This week we get three art titles (well, sort of three) and three mainstream offerings. It’s certainly a broad mix, but I’d be lying if I didn’t say those mainstream titles have more than a faint aroma of January clinging to them. I think you know what I mean by that, but I haven’t seen them so that’s just a guess.
On the other hand, I have seen the art titles. The big deal here is probably J.C. Chandor’s A Most Violent Year (opening Friday at The Carolina and the Fine Arts). It is certainly the most anticipated thing coming this week — despite the fact that its big Oscar campaign came to naught. The review is in this week’s paper. It’s a good film, but it’s not the great film it clearly wants to be. It’s worth seeing, but it might be better to temper your enthusiasm a little.
Then we have The Oscar Nominated Animated Short Films 2015 and The Oscar Nominated Live Action Short Films 2015 (opening Friday at The Carolina.) It’s two separate films, but they’re very much aimed at the same crowd. I like the fact that in recent years — mostly due to The Carolina — we’ve been able to see the short films. Among other things, it gives some meaning to those awards when they’re handed out on Oscar night. This year — and I think this was the case last year — the live action films are a lot more impressive than their animated brethren. In fact, the live action shorts are an unusually strong set. I admit that I was less taken with this year’s animation than I have been in past years. It’s not that the animated films are bad — a couple of them are very good — but I wasn’t blown away by any of them. Animation fans may feel differently. Full reviews of the sets of both are in this week’s Xpress.
So into the unknown region…first off there’s Mike Binder’s Black or White starring Kevin Costner and Octavia Spencer. This is a drama with Costner and Spencer fighting each other in a custody battle over their granddaughter. It’s been hanging around a while — waiting for the right moment to be released. The fact that that moment is in January is…suspect. The early reviews — all ten of them — are split down the middle. I’ve only seen two of Binder’s films as writer-director — The Upside of Anger (2005) and Reign Over Me (2007) — and neither made me anxious to see more.
Next we have Erik Van Looy’s remake of his own 2008 Belgian film Loft — this time called The Loft. The film also seems to have been remade in the Netherlands in 2010. (All share Bart De Pauw as a screenwriter. The man seems to be in a rut.) The difference here — apart from “The” — is that this is in English and has recognizable names like Karl Urban, James Marsden, Wentworth Miller, and Eric Stonestreet as four of the five friends with a key to the title domicile (used for a extra-marital flings). The fifth is played by Matthias Schoenarts (The Drop), who played the same role in the original. The plot in all versions centers on a body being found in said loft — and they all think one of them did it. It frankly sounds pretty cheesy. And very January.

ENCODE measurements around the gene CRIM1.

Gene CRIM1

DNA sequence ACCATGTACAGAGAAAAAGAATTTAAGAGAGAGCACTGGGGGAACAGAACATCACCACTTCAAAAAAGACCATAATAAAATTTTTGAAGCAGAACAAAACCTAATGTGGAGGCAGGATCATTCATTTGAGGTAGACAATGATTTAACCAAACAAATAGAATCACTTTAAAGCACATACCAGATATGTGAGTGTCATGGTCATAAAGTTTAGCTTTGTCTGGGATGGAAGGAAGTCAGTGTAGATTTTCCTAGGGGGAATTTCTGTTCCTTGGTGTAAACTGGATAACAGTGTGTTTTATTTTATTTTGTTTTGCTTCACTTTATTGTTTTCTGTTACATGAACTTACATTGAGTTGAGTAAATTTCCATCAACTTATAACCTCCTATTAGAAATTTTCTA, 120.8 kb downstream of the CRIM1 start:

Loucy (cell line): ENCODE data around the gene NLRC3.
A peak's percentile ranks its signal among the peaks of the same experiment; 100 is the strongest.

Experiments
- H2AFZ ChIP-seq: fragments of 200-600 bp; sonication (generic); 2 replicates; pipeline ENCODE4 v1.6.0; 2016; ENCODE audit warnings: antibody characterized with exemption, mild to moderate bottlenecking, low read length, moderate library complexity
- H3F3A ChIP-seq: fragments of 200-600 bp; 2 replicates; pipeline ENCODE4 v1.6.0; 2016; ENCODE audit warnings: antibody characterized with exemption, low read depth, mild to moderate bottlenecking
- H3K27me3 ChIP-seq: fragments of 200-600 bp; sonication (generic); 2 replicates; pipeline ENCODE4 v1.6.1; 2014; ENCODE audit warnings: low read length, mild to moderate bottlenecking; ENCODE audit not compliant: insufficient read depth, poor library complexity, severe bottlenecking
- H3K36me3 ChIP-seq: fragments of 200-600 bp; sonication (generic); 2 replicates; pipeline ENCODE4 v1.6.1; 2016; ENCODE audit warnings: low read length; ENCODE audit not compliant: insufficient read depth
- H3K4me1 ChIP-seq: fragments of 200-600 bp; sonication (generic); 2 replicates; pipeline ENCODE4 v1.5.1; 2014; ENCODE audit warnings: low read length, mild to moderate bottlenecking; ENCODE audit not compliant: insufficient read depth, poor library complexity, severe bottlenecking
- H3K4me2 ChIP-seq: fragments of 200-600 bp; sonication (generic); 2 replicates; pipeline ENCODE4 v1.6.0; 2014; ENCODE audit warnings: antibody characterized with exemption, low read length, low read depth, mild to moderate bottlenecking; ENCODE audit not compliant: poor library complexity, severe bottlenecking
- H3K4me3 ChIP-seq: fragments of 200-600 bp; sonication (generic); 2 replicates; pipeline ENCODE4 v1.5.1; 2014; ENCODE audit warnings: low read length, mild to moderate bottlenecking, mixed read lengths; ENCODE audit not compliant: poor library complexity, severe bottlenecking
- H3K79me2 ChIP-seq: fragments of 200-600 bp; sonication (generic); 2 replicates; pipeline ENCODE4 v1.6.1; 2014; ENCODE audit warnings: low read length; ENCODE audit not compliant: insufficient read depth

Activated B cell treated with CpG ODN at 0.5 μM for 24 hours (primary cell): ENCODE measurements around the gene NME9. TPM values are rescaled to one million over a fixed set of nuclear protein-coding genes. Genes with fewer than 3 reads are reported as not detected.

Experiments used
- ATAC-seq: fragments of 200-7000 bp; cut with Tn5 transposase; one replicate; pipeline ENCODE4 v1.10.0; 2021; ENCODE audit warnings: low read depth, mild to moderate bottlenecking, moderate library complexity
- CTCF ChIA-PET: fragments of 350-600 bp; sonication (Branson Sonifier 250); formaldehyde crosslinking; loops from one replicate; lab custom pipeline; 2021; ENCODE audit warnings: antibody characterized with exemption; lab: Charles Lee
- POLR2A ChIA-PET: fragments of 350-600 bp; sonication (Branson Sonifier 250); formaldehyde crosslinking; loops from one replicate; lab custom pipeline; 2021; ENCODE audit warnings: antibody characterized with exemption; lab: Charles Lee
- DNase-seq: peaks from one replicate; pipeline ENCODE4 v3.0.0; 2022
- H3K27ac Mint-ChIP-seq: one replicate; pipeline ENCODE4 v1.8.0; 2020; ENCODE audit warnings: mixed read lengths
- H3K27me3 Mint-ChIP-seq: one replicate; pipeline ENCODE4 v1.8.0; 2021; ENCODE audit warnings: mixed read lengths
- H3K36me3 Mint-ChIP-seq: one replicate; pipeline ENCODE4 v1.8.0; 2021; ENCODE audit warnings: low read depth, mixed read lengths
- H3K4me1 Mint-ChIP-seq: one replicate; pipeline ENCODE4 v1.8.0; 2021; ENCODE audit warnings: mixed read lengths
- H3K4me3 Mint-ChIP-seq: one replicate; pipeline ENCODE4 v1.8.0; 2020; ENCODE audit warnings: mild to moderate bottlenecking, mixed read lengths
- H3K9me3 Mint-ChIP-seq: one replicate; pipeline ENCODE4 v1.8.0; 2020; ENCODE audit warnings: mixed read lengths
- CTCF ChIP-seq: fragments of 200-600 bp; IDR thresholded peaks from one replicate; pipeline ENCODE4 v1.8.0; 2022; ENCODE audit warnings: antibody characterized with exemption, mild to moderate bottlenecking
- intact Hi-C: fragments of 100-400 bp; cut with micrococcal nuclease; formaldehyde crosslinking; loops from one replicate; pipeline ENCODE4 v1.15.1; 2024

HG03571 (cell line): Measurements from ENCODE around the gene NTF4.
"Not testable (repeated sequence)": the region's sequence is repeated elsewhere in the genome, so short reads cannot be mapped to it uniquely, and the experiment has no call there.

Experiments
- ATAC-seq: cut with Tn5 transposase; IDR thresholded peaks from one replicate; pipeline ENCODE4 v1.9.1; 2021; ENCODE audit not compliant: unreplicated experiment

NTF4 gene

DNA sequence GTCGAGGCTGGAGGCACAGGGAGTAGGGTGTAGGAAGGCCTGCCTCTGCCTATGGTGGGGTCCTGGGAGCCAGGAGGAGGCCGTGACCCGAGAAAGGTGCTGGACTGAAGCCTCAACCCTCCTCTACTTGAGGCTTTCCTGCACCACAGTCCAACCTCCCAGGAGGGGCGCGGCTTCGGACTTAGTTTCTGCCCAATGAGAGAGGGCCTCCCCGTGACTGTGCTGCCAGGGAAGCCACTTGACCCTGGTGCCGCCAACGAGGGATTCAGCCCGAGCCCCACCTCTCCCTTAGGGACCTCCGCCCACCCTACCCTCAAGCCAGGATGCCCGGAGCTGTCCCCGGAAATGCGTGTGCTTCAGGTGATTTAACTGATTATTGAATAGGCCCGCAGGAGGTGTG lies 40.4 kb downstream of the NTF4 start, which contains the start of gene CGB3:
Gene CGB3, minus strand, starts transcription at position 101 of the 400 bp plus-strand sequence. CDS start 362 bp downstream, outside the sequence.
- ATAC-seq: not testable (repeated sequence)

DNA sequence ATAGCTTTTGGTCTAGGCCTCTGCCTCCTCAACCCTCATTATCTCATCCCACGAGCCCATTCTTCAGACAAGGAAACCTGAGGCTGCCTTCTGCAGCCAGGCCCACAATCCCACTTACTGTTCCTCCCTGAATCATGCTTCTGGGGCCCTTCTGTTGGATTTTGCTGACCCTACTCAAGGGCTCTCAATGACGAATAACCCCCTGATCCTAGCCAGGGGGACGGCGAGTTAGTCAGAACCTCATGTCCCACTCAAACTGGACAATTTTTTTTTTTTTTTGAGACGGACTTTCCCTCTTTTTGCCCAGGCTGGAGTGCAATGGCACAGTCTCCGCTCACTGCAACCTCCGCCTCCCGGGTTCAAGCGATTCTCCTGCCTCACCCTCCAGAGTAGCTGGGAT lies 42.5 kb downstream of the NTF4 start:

Finally, there’s Project Almanac from producer Michael Bay (strike one). It was directed by newcomer Dean Israelite and stars people I assume are mostly known for TV work, though I did see Jonny Weston in Kelly & Cal (2014) and John Dies at the End (2012). Here he plays a 24-year-old teenager (hey, it’s the movies), who — along with some friends — finds the plans for a time machine. Being nerds naturally they build the thing. Bad stuff happens because of this. For me, strikes two and three occurred when I read the most dreaded words in the cinema lexicon attached to it: found footage.
This week we lose Inherent Vice (which I find unfortunate in the extreme) and Wild. Foxcatcher departs the Fine Arts, but hangs on at The Carolina split with Birdman. Cake (which did better than I expected) is also being split.
This week the Thursday Horror Picture Show has Phil Rosen’s Mystery of Marie Roget (1942) — theoretically, adapted from the Edgar Allan Poe story — at 8 p.m. on Thu., Jan. 29 in Theater Six at The Carolina. World Cinema is showing François Truffaut’s The 400 Blows (1959) on Fri., Jan. 30 at 8 p.m. in the Railroad Library in the Phil Mechanic Building. The Hendersonville Film Society is running Orson Welles’ The Magnificent Ambersons (1942) on Sun., Feb. 1 at 2 p.m. in the Smoky Mountain Theater at Lake Pointe Landing in Hendersonville. The Asheville Film Society starts its February calendar with Pablo Berger’s Blancanieves (Snow White) (2012) on Tue., Feb. 3 at 8 p.m. in Theater Six at The Carolina. More on all titles in this week’s Xpress — with full reviews in the online edition.
This week the best thing out is The Book of Life. Also up are Fury and The Judge.